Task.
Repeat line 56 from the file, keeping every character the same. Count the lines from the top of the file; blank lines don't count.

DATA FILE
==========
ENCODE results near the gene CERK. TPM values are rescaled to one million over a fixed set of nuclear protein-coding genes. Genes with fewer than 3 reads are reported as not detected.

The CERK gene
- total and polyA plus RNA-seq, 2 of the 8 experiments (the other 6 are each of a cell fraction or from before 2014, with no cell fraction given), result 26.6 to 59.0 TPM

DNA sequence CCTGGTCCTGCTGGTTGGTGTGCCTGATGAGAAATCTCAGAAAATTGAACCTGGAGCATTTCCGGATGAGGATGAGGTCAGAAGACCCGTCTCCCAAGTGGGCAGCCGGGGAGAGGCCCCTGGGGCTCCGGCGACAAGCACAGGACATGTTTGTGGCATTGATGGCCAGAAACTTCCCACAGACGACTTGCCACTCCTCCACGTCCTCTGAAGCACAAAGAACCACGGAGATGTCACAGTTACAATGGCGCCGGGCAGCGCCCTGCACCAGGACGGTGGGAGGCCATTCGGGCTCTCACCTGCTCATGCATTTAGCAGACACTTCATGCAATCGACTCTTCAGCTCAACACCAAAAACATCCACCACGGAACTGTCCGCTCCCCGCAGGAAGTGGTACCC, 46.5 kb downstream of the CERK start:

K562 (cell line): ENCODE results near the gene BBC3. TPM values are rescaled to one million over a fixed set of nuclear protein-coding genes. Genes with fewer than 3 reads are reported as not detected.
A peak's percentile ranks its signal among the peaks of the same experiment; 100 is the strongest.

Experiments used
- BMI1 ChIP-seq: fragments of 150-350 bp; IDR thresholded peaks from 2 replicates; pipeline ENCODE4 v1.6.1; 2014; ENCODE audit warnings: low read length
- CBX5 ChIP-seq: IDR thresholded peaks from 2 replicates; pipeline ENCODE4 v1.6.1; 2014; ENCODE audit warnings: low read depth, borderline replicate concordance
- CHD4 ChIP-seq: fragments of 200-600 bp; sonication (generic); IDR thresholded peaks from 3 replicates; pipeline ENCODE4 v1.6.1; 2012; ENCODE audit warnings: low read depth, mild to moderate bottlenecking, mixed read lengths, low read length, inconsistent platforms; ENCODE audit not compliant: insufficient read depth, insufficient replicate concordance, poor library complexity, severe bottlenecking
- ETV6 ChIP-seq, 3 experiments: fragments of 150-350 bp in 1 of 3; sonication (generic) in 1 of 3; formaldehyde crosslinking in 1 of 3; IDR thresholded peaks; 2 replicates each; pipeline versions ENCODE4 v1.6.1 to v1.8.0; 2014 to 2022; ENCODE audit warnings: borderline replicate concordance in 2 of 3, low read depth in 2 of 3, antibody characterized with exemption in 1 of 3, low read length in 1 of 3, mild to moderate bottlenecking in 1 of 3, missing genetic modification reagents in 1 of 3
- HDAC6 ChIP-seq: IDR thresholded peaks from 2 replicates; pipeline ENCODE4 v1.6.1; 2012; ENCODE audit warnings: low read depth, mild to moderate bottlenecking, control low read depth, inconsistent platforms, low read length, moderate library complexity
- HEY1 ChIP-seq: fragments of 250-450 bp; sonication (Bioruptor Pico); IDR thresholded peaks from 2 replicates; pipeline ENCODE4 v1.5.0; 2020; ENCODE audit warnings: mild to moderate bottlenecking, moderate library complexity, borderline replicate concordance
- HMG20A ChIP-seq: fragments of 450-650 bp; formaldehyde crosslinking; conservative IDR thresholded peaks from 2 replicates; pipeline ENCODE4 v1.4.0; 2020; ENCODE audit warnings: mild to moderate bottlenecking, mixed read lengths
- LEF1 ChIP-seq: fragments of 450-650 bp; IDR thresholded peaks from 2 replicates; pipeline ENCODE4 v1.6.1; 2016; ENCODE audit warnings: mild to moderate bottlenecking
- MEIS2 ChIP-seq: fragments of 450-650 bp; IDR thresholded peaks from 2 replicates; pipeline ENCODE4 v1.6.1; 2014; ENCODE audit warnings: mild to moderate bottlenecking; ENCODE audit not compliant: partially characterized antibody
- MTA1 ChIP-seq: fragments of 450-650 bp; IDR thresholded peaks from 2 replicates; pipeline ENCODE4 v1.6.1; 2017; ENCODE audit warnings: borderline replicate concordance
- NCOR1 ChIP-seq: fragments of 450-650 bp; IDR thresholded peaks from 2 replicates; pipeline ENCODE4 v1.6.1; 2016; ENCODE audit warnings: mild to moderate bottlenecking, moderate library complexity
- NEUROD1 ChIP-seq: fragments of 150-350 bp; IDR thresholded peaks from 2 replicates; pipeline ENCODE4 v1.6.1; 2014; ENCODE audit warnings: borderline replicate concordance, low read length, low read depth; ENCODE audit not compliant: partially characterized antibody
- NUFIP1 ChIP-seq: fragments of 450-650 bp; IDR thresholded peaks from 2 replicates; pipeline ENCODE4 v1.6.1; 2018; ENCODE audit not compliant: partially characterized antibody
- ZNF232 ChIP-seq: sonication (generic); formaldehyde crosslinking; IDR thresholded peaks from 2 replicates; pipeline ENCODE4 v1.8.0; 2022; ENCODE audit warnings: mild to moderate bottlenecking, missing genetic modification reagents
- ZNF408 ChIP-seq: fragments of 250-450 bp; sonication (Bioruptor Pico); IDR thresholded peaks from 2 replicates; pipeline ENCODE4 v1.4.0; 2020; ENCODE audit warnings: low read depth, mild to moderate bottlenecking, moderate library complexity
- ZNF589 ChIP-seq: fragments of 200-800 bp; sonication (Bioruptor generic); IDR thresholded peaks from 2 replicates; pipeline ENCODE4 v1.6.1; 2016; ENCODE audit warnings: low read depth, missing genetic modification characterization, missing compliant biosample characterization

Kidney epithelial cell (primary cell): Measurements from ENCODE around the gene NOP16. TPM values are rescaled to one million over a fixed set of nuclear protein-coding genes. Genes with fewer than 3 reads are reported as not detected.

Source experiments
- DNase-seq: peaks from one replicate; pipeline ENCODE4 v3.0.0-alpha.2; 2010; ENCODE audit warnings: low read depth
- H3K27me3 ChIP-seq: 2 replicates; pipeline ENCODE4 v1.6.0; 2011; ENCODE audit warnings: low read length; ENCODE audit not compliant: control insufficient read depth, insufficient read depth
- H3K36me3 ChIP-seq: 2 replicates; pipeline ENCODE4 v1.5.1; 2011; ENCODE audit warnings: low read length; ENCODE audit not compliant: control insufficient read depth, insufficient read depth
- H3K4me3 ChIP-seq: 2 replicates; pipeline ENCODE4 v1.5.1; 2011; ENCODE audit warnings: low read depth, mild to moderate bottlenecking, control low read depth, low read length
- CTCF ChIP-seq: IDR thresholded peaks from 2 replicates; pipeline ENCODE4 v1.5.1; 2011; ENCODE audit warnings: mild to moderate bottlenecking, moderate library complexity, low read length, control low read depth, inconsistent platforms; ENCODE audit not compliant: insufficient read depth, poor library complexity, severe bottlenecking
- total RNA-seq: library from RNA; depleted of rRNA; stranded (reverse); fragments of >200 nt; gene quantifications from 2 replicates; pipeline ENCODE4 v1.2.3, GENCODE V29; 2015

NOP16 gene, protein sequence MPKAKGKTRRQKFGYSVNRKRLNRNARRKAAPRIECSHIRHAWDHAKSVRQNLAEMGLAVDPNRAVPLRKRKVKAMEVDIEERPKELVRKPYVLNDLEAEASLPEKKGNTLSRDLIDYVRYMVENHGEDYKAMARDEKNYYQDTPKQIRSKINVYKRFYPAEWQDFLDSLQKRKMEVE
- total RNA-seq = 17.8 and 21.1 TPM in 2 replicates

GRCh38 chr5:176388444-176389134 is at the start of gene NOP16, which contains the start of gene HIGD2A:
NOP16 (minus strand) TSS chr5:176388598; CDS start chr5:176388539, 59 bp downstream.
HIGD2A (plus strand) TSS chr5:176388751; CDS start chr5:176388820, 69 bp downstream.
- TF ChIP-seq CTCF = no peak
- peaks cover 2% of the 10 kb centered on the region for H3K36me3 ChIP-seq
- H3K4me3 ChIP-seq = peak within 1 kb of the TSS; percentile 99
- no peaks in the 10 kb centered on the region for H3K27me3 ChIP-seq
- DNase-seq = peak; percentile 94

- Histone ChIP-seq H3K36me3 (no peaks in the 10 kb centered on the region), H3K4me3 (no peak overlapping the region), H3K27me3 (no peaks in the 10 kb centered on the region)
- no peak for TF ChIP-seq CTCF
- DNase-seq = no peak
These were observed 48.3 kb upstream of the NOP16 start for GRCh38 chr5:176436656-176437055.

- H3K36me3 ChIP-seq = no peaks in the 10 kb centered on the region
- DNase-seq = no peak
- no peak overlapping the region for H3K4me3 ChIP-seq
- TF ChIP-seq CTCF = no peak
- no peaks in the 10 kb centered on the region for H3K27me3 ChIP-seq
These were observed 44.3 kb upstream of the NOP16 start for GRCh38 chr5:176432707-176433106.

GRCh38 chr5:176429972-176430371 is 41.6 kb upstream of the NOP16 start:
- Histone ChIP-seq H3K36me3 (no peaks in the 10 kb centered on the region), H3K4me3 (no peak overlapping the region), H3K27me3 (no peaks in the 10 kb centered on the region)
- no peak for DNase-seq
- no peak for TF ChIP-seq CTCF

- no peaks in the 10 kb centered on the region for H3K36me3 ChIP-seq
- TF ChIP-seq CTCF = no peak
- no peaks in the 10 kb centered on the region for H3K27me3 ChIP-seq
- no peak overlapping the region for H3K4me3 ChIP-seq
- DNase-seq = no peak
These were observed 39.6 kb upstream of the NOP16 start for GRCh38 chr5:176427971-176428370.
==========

- no peaks in the 10 kb centered on the region for H3K36me3 ChIP-seq